Liquid-like graphene could be the key to understanding black holes

Researchers at Harvard University and Raytheon BBN Technology have discovered that the charged particles inside high-purity graphene behave as a fluid with relativistic properties. This find could lead to devices that efficiently convert heat into electricity, as well as graphene-based chips that can accurately model the behavior of faraway celestial objects like supernovas and black holes.

Graphene is extremely light and strong, a great conductor of heat and electricity, and both very stiff and very ductile. This unique set of features suggests it could replace silicon in electronics and lithium in high-density batteries – or, rolled into carbon nanotubes, perhaps even do something as foolishly ambitious as help build a space elevator.

Making graphene is simple enough, all that's needed is a piece of adhesive tape to peel graphite crystals over and over down to a single layer. But because the end product is only one atom thick, studying the properties of graphene in isolation has not been nearly as easy.

Researchers led by Prof. Philip Kim have now found a way to isolate high-purity graphene and have used it to discover yet another remarkable property of this wonder-material. For the first time in a metal, scientists have found that the charge-carrying particles in graphene behave as a fluid, where, rather than avoiding each other, particles collide trillions of times a second.

Kim and colleagues first isolated a sample of pure graphene by protecting it between layers of hexagonal boron nitride, an insulating, transparent crystal also known as "white graphene" for its similar properties and atomic structure. The scientists then covered the (still exposed) ends of the graphene sheet with charged particles and observed how charge flowed as they applied both thermal and electric currents.

When most materials are subjected to an electric field, their negatively charged electrons and positively charged "electron holes" are driven in opposite directions; by contrast, a difference in temperature causes both types of charges to move in the same direction. In either case, the charged particles hardly ever interact with each other.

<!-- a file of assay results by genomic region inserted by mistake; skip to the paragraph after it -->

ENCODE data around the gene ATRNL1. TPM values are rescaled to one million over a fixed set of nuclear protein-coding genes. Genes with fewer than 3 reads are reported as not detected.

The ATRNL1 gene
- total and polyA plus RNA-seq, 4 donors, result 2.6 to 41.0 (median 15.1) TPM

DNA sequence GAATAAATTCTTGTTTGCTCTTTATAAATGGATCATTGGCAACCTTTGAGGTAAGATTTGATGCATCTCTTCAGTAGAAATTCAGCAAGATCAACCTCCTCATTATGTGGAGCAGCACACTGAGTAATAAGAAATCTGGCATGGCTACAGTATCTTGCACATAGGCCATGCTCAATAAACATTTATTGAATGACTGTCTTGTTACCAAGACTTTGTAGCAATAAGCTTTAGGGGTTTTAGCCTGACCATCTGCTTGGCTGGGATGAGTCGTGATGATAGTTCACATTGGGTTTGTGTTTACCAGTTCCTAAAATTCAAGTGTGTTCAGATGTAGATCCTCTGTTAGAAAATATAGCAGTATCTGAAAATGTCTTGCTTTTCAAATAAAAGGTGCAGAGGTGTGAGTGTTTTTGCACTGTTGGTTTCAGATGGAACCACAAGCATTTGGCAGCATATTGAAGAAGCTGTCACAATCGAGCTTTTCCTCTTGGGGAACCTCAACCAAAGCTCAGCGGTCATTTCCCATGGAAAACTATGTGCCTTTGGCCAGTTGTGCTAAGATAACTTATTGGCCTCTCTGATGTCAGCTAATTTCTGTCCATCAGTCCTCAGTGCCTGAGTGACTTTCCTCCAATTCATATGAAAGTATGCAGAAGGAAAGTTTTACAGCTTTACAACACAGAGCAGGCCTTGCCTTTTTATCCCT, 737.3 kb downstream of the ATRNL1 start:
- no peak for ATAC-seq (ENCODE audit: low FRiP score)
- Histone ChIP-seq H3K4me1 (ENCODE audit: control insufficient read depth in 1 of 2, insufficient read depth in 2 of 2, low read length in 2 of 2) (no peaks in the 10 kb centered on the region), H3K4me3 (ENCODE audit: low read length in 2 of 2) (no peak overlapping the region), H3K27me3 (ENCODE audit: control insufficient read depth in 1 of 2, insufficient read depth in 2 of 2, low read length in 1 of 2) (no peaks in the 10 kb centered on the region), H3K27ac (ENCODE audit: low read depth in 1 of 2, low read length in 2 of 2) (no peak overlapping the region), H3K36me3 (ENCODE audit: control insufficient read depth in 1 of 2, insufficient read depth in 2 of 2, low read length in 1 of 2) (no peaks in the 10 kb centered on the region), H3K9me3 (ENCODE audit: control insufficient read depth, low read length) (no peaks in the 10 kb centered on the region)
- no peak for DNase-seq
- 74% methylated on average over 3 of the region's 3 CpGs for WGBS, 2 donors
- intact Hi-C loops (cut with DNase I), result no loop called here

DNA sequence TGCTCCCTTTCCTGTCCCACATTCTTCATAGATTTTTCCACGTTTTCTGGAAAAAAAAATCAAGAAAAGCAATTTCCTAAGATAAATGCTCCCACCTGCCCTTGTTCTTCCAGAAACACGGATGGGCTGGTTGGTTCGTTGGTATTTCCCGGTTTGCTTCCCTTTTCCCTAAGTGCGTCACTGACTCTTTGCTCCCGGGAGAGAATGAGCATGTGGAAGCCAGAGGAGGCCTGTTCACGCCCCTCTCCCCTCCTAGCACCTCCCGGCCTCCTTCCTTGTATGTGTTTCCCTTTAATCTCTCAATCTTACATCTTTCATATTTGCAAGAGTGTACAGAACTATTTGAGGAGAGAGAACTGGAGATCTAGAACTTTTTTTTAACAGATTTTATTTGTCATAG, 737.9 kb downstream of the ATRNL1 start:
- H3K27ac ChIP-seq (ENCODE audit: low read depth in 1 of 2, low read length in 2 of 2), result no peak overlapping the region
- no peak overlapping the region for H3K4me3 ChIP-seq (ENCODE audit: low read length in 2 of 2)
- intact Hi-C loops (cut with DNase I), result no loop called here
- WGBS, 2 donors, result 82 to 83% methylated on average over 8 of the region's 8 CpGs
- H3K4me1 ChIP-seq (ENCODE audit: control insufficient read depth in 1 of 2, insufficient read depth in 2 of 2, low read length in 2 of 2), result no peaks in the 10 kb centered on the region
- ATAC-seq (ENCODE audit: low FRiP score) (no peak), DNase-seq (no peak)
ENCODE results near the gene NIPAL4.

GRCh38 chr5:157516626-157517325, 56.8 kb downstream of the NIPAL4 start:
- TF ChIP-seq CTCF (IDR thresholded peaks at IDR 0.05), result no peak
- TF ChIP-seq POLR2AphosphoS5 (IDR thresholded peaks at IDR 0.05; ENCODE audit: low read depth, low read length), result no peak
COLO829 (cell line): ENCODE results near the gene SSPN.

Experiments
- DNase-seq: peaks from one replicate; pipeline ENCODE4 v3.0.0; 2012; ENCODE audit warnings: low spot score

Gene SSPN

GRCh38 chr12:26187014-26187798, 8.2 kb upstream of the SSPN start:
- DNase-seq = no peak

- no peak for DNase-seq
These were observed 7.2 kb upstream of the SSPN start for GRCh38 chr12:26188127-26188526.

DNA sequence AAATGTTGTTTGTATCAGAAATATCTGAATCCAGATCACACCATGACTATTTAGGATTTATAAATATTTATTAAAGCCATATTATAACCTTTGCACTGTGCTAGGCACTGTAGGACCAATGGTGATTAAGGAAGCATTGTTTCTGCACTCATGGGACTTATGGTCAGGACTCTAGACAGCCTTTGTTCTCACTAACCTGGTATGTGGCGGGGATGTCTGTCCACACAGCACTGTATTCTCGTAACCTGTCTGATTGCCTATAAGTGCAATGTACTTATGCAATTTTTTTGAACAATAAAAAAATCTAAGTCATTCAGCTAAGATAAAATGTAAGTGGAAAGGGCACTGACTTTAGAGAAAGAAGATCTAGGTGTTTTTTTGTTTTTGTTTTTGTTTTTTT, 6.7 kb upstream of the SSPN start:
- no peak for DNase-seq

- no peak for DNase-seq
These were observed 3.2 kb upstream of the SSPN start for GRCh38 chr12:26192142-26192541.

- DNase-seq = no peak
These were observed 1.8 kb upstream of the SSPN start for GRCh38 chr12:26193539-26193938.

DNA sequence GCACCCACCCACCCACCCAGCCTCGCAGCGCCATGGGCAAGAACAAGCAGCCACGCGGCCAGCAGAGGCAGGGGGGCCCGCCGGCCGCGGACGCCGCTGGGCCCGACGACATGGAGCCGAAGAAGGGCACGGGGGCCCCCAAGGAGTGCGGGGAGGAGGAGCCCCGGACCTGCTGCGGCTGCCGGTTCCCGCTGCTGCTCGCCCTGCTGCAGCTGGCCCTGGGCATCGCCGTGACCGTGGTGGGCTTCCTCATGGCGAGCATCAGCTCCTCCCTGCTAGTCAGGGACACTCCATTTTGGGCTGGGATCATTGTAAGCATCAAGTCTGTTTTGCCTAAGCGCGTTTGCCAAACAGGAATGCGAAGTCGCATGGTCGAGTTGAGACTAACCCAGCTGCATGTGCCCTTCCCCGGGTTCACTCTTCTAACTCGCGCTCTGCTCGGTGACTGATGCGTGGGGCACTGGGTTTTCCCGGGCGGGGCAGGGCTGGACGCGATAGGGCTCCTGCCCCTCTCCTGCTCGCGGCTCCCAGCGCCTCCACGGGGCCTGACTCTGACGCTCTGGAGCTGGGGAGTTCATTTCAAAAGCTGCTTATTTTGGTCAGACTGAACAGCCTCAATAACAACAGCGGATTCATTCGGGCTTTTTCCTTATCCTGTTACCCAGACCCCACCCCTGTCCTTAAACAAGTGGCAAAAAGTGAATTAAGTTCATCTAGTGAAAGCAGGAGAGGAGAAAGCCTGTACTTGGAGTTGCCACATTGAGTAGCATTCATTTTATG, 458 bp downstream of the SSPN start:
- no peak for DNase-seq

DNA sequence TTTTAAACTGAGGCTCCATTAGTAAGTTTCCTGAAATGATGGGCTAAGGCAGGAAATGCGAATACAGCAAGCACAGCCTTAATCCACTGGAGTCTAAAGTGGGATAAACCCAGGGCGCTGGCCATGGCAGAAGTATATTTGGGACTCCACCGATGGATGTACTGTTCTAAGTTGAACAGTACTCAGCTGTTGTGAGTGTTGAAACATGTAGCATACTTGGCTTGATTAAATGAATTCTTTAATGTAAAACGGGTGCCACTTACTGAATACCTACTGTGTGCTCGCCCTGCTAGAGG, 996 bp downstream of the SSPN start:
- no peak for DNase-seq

As Kim and colleagues found out, however, things are very different inside high-purity graphene. The two-dimensional nature and honeycomb structure of the material forces the charged particles to travel along the same paths and collide very often, forming a strongly interacting, quasi-relativistic plasma known as a Dirac fluid.

"Physics we discovered by studying black holes and string theory, we're seeing in graphene," said Andrew Lucas, co-author of the study. "This is the first model system of relativistic hydrodynamics in a metal."

This could mean that graphene-based chips, already held as promising candidates for the next generation of ultra-thin electronics, could not only bring us much faster number crunching but also help scientists understand the complex quantum phenomena that take place inside celestial objects at the other end of our universe.

In terms of consumer applications, high-purity graphene could also be a great option to build efficient thermoelectric devices that convert heat into electric current (and vice versa) with little energy loss – for instance, creating lightweight circuitry woven into clothes that turns body heat into charge for our smartphones.

A paper further detailing the study appears in the latest edition of the journal Science.